The Art Theory field features the critical discussion on whether the claim to be producing new knowledge that could not have been gained in another manner through a specific cooperation between artists and scientists can stand its ground under examination.

A special form of the connection between science and art of all kinds is constituted through the usage of artistic components and/or elements in teaching of sciences and/or in scientific publications. It is also necessary to differentiate between individual and collective use here:

  1. One form of individual use of artistic components in these two scientific contexts is as follows: A scientist quotes passages from a poem, a story, a drama during a lecture or in a publication[3] in order to more easily illustrate his or her scientific argumentation by means of an example from another field. He or she could also use pictures or images of works from the field of visual arts, show photos or play music etc. to achieve the same. It is also possible that the presentation format as well as the structure of a scientific work can resemble the design of artistic forms.
  2. There is a collective use of artistic elements in the scientific context e.g. if theatre elements are installed in a lecture. Such a performance might possibly feature the lecturer himself or herself as well as other people such as students, other lecturers or professional artists who are not connected to the university at all.

There is a transition area between individual and collective use of artistic elements which can include the case that the university lecturer has his or her students do e.g. a specific drawing or painting task in order to sensitize them to certain scientific questions.

One thing that needs to be distinguished from the usage of artistic components in science is the scientific recourse to aesthetic criteria in a wider sense of the word. Mathematics, for example – as well as other disciplines – tends to use phrases like theory A is more elegant or beautiful than theory B – and therefore is the preferable one. The online journal features a separate section for the examination of such contexts; cf. The Programme, Section Aesthetic Components in Scientific Research and in the Evaluation of Theories.

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Connections between science and (visual) art is structured as follows:

Chapter 1: Border crossers between Science and (Visual) Art

Chapter 2: Science-related Art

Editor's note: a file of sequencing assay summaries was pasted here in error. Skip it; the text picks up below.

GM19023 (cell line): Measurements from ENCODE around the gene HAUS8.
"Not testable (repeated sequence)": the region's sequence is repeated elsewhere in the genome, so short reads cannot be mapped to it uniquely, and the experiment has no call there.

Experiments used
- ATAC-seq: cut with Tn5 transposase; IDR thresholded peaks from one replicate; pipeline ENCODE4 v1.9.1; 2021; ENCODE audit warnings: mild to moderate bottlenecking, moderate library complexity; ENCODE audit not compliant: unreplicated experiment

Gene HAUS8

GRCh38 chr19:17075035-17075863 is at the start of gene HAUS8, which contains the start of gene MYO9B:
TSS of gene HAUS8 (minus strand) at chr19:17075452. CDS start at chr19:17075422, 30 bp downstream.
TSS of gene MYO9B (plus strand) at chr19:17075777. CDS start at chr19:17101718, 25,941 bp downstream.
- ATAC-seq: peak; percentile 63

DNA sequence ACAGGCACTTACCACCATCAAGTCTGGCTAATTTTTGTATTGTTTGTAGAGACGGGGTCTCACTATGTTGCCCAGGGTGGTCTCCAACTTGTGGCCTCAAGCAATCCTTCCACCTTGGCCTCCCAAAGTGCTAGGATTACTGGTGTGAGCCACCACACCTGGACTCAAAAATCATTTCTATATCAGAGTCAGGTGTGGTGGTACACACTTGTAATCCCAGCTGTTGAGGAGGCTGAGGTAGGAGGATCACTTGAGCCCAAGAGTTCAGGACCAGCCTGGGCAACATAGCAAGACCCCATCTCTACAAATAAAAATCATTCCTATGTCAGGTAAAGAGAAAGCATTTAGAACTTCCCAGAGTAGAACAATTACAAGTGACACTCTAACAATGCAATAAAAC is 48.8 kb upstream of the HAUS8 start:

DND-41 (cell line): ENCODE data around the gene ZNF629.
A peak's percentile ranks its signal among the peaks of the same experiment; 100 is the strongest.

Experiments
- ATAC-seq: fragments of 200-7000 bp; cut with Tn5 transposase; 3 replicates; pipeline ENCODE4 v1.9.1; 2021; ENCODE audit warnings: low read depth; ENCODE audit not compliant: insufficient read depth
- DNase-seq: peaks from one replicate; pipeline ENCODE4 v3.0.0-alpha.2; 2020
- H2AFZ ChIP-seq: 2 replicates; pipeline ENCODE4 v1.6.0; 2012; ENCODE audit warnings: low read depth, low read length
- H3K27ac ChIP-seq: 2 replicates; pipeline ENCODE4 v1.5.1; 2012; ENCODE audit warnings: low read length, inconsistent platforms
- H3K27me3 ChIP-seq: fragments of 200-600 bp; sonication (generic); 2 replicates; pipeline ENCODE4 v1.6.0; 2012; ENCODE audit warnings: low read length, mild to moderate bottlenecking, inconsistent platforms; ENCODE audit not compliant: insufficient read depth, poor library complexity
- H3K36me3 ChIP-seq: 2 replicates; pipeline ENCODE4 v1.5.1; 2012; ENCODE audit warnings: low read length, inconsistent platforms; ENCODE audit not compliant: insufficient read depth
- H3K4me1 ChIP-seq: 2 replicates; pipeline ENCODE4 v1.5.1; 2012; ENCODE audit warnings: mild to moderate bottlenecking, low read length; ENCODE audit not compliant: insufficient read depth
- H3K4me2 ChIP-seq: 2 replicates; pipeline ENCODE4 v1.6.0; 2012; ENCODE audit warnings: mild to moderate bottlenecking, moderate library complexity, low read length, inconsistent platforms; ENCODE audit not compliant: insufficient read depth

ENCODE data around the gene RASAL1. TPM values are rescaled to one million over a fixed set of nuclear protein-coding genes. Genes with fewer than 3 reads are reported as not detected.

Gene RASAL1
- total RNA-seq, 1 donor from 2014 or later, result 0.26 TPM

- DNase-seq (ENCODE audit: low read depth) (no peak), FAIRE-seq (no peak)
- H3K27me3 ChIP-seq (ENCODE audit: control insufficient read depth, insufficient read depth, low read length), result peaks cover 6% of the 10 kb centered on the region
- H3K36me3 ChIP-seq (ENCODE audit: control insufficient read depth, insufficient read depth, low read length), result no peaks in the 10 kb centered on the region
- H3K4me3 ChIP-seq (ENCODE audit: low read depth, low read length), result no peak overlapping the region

The two first chapters focus on the two archetypes of the individual science-art connection. Artists working with relation to science are more common than border crossers. We will, however, start with the latter since they represent the more comprehensive phenomenon.

Chapter 3: Cooperation between Scientists and Artists

Chapter 4: Artistic Components in Scientific Teaching and in Publications

Chapter 5: Artistic Research

Chapter 6: The Relationship of the Sciences to the Aesthetic Experience

The chapter mentioned last is necessary since the experience of the beautiful – which e.g. is directed at scientific research results – precedes the sphere of art and can be misunderstood as being a connection between science and art.

One aim that is linked to my stocktaking of the different connections between science and art with the help of a typology is to improve the use of language in this context in the sense of language criticism that also affects the public. It is, for instance, common usage to speak of a connection or a synthesis between science and art. This is not wrong, but in cases concerned with the identification of the respective relations between science and art, it is not clear enough. If the typology is taken into account, much more precise statements can be made: For instance, the use of scientific findings for one’s own artistic production is clearly a different kind of connection or synthesis of science and art from a fine artist’s contribution to a scientific research project. The different types of connections or syntheses of science and art must not be lumped together. For the sake of identification, it is never sufficient to speak of artists and scientists getting together. To the contrary, the kind of collaboration needs to be determined as clearly as possible.

The typology is not linked to any predictions about the future development of sciences or arts. A speculative example will serve to illustrate what the typology can do and what it can’t. Suppose, in 2050, an artist refers to a new scientific discipline developed in 2045 and uses its findings for their art. Today, no valid statements could be made about this presumed new science and its findings nor about artistic reactions to it. What we could say beforehand, however, is for instance: If the artist is only a recipient of the scientific findings, methods etc., but does not conduct any scientific research themselves, they can be categorized as being an artist working with relation to science and do not fall under any of the other forms of connection between science and art.

Translation Don MacDonald


[1] G. Gamm: Vom Wandel der Wissenschaft(en) und der Kunst. In D. Mersch / M. Ott (eds.): Kunst und Wissenschaft. Munich 2007, pp. 35–51, here p. 35f.
[2] M. Tröndle: Zum Unterfangen einer ästhetischen Wissenschaft – eine Einleitung. In: M. Tröndle / J. Warmers (eds.): Kunstforschung als ästhetische Wissenschaft. Beiträge zur transdisziplinären Hybridisierung von Wissenschaft und Kunst, Bielefeld 2012, pp. XV–XVIII, here p. XVI.
[3] This relates to lectures and publications which are not of an art historical nature in the widest sense of the word e.g. scientific seminars. Artistic phenomena are, in the widest sense, subject to research in the field of art history.